Caring for Yourself After a Traumatic Event (Article)
Research has shown that the way in which you take care of yourself the first few days following a traumatic event helps minimize the development of future psychological reactions to the event. Understanding the reactions of your body and your emotions, can help you deal with, and heal, the trauma of a critical event.
People respond differently to traumatic events. If you have a strong reaction, it does not mean that you are mentally weak or emotionally ill. Reactions to traumatic events are considered “normal reactions to abnormal events.”
Take care of yourself
Although you may feel like going home and relaxing with a glass of wine for example, it is very important that you avoid alcohol for at least 24 hours. Alcohol affects the way in which you preserve memories of the traumatic event.
Caffeine is a stimulant and it is better to relax and be calm. The stimulation of caffeine after a traumatic event may make it harder to settle down and cope.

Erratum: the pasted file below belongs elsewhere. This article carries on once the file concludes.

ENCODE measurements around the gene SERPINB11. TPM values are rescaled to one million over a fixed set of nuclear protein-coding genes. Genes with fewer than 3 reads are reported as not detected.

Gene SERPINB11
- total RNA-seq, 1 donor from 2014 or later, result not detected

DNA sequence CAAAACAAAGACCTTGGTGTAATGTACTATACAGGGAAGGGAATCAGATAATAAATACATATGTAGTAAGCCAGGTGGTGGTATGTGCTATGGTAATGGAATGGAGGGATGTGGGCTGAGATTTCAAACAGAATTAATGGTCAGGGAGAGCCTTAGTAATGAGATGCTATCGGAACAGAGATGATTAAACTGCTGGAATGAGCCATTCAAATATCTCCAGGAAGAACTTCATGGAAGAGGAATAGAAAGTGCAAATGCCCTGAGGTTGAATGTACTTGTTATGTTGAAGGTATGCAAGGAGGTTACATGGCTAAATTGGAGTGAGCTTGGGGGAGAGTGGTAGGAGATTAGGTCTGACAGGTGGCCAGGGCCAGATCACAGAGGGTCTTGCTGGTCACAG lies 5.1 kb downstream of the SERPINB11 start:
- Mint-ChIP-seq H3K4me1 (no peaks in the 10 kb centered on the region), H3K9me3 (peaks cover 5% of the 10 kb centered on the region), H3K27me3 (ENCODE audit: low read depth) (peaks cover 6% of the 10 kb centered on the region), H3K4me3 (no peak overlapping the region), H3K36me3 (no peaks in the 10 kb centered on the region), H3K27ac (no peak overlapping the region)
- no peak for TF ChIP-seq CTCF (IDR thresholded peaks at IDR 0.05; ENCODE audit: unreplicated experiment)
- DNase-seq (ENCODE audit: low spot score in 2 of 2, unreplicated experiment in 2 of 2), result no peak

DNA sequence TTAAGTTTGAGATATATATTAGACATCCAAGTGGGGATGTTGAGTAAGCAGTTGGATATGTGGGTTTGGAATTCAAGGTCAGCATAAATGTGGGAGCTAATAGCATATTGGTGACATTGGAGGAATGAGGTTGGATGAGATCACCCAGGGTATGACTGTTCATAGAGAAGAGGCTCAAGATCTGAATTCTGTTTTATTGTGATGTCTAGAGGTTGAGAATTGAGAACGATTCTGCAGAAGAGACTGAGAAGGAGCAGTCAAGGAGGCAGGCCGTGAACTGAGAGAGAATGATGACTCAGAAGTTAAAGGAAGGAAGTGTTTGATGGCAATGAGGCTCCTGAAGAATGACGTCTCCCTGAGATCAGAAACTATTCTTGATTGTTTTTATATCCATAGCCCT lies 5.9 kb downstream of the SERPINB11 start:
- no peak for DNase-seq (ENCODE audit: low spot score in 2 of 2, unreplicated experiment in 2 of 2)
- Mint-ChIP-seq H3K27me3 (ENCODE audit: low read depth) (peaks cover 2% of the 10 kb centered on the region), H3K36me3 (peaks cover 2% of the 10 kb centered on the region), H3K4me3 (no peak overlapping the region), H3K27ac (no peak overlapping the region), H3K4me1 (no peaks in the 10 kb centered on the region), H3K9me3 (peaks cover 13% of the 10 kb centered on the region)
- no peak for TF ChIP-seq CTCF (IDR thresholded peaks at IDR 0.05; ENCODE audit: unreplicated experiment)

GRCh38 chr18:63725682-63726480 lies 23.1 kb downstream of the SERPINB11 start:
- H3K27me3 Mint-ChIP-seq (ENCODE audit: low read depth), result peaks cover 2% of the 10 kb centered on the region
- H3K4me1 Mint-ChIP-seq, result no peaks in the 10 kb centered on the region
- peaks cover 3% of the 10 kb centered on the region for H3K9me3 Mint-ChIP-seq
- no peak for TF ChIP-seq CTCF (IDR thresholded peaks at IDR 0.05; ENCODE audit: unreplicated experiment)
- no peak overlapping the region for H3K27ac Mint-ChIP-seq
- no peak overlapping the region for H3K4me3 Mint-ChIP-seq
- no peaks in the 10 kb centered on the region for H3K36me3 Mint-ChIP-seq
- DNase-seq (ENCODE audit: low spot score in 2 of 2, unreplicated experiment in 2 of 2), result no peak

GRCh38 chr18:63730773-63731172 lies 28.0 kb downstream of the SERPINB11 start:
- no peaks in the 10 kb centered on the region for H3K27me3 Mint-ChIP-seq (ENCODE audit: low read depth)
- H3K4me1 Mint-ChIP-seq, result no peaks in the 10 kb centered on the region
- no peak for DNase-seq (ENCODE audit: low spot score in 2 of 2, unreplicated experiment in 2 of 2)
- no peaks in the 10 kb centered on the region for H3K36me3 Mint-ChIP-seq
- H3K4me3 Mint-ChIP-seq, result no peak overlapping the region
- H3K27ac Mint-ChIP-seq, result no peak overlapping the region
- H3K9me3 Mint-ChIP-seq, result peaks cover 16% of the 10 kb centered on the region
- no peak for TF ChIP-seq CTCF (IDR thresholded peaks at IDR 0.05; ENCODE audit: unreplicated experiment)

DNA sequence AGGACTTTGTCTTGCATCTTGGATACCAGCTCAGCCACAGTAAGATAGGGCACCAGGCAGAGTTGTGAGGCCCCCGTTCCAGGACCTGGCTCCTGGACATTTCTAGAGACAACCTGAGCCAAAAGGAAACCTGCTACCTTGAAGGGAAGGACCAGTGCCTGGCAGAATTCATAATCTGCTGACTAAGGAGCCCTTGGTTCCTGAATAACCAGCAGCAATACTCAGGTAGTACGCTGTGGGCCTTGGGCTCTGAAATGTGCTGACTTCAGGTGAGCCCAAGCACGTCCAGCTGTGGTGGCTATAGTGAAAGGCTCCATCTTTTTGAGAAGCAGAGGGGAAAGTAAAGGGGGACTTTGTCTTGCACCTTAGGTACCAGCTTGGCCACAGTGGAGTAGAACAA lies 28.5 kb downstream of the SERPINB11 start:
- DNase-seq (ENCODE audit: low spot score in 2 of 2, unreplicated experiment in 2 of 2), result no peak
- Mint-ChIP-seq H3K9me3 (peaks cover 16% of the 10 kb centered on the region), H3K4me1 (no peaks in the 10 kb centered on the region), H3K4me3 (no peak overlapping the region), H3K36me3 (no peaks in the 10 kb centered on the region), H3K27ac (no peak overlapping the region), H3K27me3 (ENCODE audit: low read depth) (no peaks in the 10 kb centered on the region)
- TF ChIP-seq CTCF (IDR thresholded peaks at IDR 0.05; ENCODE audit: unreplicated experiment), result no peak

Your mind needs to process what happened so that it can resolve the feelings elicited by the event. Process the event with your co-workers, family members and friends, or a Best Care EAP Counselor.
Sometimes family and friends may not understand the feelings you are experiencing after a traumatic event. Ask your loved ones to help you deal with the event by being understanding and supportive.
A warm bath, a massage or enjoyable music are much better means of relaxing after a traumatic event then using alcohol or drugs or engaging in impulsive or compulsive behavior.
If your stress symptoms do not diminish after a reasonable amount of time, see your physician if you are having significant physical symptoms and your Best Care EAP Counselor for emotional or behavioral symptoms. Prompt attention to traumatic stress will ensure you minimize the possible long-term adverse effects of trauma.
For more information on how to cope following trauma, give Best Care EAP a call.
To schedule your confidential appointment, call (402) 354-8000 or (800) 801-4182, or send an email.
Source: The Workplace Trauma Center, 2006